Rudolph Moshammer

Bird-of-paradise fashion designer
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The Independent Online

In his heyday, Rudolph Moshammer was a fixture on the German party and chat-show circuit: with his flashy ties and outfits, his jet-black, bouffant hairdo, his moustache and make-up and improbably folksy Bavarian accent, not to mention his omnipresent Yorkshire terrier Daisy, he had created his own successful brand: himself. No appearance seemed too outrageous, no opportunity too vacuous to be ignored for publicity.

Rudolph Moshammer, fashion designer: born Munich c 1940; died Munich 14 January 2005.

In his heyday, Rudolph Moshammer was a fixture on the German party and chat-show circuit: with his flashy ties and outfits, his jet-black, bouffant hairdo, his moustache and make-up and improbably folksy Bavarian accent, not to mention his omnipresent Yorkshire terrier Daisy, he had created his own successful brand: himself. No appearance seemed too outrageous, no opportunity too vacuous to be ignored for publicity.

A fashion designer to the rich and famous, from Arnold Schwarzenegger to King Carl Gustaf of Sweden and the star tenor José Carreras, Moshammer invented many biographies for himself, and his age was a closely guarded secret.

His actual background makes his life seem even more astonishing than do his fables of rich and distinguished parents. He was born in Munich, probably in 1940, his father a violent alcoholic given to threatening his family with knives and even guns, until Rudolph's mother one day took her child and moved out. Rudolph grew up in poverty and without seeing his father, who became homeless and died of cirrhosis of the liver.

Almost nothing is known about Rudolph Moshammer's early life, but he shot to local fame when he opened a shop in the Maximilianstrasse, Munich's expensive vanity mile, in 1968 and had himself photographed with a tame leopard rented for the occasion. In the strait-laced Germany of the time, colourful characters were in short supply and Moshammer soon found himself invited to parties. The pattern of his later life was set: wherever he went, he was seen as an outrageous bird of paradise.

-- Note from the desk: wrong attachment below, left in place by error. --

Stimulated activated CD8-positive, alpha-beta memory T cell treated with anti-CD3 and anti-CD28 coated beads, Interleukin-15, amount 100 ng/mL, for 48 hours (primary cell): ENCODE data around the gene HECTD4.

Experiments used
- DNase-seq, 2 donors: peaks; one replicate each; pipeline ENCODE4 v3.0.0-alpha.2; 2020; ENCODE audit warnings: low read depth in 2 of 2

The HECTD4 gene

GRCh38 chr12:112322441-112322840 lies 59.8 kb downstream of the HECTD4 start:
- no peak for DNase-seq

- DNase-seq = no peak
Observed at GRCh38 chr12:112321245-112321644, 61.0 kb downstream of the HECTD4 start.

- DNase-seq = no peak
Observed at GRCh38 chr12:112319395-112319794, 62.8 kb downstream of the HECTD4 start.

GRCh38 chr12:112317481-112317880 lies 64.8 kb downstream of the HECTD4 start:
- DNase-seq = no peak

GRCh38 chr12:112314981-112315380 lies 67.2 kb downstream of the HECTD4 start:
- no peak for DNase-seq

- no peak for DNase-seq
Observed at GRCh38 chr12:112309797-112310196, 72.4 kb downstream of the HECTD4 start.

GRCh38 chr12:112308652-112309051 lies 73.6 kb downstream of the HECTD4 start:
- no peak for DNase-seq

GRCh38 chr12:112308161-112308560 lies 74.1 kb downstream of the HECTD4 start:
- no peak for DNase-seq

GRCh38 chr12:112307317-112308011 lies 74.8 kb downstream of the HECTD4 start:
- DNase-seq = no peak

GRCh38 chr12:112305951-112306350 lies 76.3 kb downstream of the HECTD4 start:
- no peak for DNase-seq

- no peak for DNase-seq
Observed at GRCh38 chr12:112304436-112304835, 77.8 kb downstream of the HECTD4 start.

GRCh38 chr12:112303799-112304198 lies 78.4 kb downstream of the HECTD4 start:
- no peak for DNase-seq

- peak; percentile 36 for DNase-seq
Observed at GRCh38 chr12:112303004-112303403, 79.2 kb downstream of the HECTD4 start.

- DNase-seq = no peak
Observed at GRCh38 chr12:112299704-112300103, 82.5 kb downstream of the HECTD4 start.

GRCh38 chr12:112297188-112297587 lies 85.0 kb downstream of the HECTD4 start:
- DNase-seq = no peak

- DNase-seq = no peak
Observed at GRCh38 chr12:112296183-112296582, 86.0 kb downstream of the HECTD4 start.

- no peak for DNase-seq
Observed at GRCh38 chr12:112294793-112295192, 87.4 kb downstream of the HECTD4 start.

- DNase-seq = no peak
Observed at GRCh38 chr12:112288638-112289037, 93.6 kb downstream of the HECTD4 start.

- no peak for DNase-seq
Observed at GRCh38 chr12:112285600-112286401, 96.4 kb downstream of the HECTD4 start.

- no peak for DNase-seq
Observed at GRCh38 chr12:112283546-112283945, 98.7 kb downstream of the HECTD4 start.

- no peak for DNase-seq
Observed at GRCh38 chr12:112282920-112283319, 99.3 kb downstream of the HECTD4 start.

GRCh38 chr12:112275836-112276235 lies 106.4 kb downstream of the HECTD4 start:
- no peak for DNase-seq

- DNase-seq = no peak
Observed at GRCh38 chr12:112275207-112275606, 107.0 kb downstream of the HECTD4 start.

The fashion designer obviously revelled in the publicity he attracted. Never having married, he lived with his mother, who accompanied him everywhere until her death in 1993. After this, her place was taken by the silky-haired Daisy, a Yorkshire terrier, who would always be seen sitting on her master's right arm. With a little help and a good instinct for attracting attention, the dog also published her own biography, Ich, Daisy (1998), and sent autographs to fans.

Moshammer modelled his own appearance on Bavaria's mad fairy-tale monarch Ludwig II, the patron of Richard Wagner and builder of Neuschwanstein castle. He shared with his icon a preference for fiction over fact, and a love of Wagner's operas. He was a regular at the Salzburg Festival, and at the trashy Vienna Opera Ball. No great occasion could be held without him.

"His operetta Bavarian accent sounds as if he had picked out every word personally from a Munich chocolate shop and had it wrapped in cellophane," commented one journalist. Moshammer was not only notorious but rich: he lived in a large house in one of Munich's most exclusive areas, kept three Rolls-Royces, and sold, according to his own estimation, a million ties per year. He was also involved with charitable organisations and gave money, especially for Munich's homeless.

Moshammer's violent death continued the saga of his publicity-seeking life. When his chauffeur reported for duty on Friday morning, he found his employer dead on the floor of his living room, strangled with a telephone cable.

Philipp Blom

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